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Getting started with 64-bit coding might be as simple as creating and configuring a virtual machine, or you can use a dedicated machine. In either case, the presence of the x86_64 symbol in the output from uname -a will tell you if your platform is 64-bit. Virtualization technology can help in giving you rapid access to specific 64-bit platforms, especially if you don't have a machine of that type available.

The x86_64 platform provides numerous benefits, such as backward compatibility and massively extended memory. This extra memory can be used by native 64-bit binaries as well as legacy 32-bit code.

Running 32-bit code on a 64-bit platform is convenient, but it should be used as a temporary measure only. This mode of deployment may require explicit 32-bit library installation and maintenance. Also, it may create a negative (and possibly unfair) customer impression that your technology is a little dated.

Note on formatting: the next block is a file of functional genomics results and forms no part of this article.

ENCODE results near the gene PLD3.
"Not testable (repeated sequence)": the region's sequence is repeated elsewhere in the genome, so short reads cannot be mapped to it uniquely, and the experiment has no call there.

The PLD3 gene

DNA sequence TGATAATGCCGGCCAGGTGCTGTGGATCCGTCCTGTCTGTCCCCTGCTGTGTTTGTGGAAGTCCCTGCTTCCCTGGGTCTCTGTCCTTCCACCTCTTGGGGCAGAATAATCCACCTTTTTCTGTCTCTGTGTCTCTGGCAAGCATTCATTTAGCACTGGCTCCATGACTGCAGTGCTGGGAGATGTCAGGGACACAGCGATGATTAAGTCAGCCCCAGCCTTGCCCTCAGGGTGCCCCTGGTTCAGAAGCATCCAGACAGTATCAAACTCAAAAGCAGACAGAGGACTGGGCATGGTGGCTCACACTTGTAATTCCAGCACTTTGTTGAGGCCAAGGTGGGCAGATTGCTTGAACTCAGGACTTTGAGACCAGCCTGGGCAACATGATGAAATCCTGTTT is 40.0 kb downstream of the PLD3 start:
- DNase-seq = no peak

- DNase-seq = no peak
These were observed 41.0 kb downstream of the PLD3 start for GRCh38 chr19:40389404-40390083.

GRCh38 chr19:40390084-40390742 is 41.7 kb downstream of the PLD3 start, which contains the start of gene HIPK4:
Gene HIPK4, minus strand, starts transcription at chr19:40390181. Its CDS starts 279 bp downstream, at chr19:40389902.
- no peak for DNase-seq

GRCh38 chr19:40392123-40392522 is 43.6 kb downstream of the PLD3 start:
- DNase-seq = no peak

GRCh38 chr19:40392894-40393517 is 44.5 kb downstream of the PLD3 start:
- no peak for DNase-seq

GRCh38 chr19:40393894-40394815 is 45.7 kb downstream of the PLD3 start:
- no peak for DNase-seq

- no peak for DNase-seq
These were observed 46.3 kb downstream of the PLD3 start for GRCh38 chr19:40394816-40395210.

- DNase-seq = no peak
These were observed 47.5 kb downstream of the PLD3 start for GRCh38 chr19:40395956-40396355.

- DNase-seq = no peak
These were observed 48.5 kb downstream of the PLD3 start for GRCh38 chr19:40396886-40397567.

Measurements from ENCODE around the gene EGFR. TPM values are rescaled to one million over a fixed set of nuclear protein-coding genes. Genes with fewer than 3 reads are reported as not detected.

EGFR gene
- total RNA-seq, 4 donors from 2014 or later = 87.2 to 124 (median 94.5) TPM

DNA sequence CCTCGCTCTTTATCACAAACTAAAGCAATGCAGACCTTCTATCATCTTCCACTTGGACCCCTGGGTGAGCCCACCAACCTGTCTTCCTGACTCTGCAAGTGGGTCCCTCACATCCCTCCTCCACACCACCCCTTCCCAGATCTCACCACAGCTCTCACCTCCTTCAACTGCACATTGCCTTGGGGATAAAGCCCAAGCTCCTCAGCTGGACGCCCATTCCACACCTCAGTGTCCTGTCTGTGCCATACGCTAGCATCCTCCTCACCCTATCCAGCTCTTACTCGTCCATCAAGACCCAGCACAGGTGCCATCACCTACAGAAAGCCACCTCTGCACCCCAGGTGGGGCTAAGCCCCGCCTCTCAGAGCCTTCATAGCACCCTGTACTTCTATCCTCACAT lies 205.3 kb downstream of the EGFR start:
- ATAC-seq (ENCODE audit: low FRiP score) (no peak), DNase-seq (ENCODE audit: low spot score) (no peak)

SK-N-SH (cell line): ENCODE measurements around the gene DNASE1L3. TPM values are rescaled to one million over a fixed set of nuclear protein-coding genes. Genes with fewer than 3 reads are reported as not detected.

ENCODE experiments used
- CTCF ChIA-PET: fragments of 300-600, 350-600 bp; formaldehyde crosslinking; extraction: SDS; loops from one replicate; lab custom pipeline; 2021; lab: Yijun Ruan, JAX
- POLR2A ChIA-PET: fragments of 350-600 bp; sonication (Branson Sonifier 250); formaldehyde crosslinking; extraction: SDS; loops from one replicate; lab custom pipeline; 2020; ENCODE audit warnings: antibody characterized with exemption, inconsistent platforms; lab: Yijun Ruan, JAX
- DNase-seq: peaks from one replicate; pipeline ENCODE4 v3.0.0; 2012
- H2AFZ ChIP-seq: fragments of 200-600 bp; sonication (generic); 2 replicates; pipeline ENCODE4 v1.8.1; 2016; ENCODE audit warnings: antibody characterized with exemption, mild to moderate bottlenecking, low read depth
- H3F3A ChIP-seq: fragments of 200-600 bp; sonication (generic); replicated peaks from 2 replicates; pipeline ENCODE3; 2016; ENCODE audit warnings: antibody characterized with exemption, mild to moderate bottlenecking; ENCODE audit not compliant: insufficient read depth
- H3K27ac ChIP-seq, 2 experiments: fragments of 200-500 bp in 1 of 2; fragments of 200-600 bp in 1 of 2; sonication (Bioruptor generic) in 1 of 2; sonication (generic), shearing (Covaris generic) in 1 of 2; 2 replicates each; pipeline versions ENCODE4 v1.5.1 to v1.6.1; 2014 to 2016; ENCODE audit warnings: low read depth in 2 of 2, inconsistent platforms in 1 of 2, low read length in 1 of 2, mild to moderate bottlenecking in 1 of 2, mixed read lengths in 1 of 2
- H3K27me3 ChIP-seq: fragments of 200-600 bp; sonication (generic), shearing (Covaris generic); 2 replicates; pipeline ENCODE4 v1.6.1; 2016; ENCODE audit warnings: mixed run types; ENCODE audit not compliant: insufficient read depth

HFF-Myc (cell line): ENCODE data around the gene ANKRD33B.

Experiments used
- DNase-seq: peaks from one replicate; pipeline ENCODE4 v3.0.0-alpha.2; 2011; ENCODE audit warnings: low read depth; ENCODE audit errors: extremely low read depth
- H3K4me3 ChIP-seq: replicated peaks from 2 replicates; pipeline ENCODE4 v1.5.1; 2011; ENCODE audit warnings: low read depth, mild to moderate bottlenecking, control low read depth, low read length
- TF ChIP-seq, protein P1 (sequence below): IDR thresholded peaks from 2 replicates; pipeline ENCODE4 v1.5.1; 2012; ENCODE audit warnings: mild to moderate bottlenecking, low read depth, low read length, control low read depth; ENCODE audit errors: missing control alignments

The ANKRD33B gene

There are many issues to consider in porting legacy C/C++ code into a 64-bit environment. Data alignment is one such issue, as are pointer arithmetic and array indexing. Both of the latter relate to the extra memory available in the 64-bit world. Your legacy code may well have made assumptions about the potential sizes of arrays. These assumptions may need to be reviewed, particularly if you make use of the larger array sizes possible in 64-bit. Array index wraparound and overrun are two key areas to watch for when you move your code to a 64-bit platform.

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